An article from Nature. Being a woman is not the only issue here; how does being a foreigner affect my growth as a scientist in this country?
Cultural obstacles and potential damage to one’s career present major challenges to women wanting to pursue science in Japan. Some changes have occurred, but too few, and too slowly.
Why do Japanese women scientists have such a hard time of it? In their country, it seems, one is expected to wait for change to happen, not to force it, and women are supposed to gaman, or endure. Improvements in such matters as equal opportunity are thought of as gifts to be bestowed by a leader.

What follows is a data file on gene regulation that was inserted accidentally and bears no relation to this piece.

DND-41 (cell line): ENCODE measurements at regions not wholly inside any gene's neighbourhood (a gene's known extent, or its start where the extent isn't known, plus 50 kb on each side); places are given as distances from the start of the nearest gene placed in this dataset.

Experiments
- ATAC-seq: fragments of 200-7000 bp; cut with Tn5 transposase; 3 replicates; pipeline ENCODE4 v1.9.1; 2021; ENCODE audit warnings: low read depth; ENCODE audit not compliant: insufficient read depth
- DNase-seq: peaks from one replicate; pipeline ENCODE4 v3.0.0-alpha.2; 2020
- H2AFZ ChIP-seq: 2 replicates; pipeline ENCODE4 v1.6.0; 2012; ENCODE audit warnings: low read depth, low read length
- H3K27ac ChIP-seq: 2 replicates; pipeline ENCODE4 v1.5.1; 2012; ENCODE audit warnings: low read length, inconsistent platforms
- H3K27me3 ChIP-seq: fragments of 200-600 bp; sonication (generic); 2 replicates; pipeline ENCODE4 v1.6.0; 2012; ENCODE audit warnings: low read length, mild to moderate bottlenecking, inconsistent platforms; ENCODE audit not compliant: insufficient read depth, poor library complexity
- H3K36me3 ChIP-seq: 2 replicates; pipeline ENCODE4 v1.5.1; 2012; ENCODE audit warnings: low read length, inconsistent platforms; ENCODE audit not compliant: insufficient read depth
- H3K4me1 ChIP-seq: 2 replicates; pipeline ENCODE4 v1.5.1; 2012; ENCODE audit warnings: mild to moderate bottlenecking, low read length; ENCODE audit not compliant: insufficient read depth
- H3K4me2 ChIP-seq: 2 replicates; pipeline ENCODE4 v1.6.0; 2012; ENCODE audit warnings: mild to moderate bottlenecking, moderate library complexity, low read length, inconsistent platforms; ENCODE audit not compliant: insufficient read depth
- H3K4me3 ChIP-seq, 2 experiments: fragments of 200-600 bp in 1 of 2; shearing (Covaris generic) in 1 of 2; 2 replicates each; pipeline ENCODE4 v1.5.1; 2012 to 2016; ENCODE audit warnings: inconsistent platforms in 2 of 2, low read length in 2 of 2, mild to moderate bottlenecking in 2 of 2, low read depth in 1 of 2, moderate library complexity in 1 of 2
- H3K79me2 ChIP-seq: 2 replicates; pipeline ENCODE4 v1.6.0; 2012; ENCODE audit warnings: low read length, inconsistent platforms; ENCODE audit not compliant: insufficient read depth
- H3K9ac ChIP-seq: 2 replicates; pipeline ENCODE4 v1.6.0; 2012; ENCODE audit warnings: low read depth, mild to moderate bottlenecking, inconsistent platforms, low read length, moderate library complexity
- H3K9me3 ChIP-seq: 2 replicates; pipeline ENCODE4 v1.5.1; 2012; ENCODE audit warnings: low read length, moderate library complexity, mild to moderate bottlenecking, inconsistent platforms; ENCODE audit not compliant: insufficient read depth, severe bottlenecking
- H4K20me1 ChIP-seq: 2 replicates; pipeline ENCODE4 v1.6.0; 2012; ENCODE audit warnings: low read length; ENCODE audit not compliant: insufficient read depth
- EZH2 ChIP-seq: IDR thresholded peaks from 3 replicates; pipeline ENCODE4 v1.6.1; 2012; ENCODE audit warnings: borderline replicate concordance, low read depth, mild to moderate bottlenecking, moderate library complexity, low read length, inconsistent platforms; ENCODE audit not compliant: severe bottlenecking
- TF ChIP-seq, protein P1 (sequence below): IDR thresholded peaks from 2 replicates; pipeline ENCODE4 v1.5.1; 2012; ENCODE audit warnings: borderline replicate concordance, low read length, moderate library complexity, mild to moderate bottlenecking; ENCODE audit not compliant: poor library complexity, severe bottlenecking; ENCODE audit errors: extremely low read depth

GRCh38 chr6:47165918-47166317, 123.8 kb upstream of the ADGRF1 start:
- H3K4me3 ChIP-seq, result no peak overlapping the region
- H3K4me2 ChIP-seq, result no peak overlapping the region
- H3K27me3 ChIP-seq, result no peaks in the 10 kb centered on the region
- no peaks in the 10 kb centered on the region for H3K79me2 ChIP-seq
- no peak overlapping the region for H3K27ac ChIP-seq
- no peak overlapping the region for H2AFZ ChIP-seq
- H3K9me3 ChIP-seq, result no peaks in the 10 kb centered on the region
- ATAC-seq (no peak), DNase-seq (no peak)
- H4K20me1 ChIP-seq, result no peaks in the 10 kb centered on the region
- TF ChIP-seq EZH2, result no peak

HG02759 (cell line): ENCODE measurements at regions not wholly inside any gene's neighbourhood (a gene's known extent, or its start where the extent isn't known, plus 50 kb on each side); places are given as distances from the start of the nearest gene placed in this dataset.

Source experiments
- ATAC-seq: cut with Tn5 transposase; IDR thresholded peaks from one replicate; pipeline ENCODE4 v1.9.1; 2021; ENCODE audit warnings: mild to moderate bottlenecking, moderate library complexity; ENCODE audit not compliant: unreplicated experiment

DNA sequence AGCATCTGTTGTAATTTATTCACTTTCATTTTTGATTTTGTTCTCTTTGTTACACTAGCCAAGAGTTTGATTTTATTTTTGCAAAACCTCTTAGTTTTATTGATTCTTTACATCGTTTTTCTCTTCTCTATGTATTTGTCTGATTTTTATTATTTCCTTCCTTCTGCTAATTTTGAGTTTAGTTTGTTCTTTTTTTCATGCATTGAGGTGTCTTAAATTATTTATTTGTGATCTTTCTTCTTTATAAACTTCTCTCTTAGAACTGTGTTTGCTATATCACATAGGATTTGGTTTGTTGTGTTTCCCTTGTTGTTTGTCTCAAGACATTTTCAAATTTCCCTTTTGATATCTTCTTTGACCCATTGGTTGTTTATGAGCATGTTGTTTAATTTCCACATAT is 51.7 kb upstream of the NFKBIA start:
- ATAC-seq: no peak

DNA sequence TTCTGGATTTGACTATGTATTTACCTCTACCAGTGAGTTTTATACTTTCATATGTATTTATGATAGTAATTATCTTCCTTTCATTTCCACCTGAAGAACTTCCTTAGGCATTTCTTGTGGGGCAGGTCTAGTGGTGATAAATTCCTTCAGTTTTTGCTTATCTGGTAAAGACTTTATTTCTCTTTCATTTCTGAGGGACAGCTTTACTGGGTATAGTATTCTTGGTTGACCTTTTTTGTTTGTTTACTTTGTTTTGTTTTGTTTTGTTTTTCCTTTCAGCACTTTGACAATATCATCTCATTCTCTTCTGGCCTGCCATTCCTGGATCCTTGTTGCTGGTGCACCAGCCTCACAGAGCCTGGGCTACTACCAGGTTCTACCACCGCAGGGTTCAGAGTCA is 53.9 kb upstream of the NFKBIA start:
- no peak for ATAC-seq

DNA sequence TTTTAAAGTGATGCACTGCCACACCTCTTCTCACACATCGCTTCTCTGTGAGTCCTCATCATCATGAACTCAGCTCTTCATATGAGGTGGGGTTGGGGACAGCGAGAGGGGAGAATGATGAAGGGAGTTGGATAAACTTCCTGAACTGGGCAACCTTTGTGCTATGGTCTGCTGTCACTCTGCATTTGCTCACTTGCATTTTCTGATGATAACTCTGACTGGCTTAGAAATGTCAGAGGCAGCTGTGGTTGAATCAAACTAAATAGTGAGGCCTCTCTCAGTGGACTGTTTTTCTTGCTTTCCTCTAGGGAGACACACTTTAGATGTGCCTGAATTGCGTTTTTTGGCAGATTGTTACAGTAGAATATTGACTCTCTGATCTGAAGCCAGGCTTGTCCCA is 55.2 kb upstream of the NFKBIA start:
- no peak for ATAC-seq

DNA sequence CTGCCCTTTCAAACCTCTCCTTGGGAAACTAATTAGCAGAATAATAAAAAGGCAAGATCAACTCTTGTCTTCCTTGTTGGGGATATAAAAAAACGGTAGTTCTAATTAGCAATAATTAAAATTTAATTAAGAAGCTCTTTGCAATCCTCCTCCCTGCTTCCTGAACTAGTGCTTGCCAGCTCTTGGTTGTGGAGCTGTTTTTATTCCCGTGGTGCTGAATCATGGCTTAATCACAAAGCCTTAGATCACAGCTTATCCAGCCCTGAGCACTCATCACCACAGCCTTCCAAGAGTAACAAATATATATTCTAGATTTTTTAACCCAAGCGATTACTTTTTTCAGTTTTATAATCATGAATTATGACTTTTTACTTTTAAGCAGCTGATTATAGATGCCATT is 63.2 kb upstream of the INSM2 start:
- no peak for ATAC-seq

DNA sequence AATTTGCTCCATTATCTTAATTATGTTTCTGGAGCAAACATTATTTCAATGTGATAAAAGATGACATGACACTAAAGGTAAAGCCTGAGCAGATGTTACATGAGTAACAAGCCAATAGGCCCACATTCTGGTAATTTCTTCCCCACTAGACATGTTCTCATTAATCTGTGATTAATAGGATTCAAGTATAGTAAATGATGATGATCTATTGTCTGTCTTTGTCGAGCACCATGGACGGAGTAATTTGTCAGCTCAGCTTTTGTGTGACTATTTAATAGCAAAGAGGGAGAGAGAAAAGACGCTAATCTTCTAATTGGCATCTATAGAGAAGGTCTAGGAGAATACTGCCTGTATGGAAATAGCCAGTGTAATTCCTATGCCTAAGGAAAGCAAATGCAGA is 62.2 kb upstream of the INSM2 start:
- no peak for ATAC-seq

Some say that the Japanese prefer harmony to conflict and mediation to open courtrooms, and so do not actively pursue change. It is debatable, and hotly debated in Japan, whether this reflects a widely held cultural value or whether such norms are the result of circumstances that make contention difficult, such as a prohibitively expensive and inaccessible legal system. Is this culture of ‘harmony’ merely a tool used by government leaders, management, or whoever else might find it handy in dealing with those who make a fuss?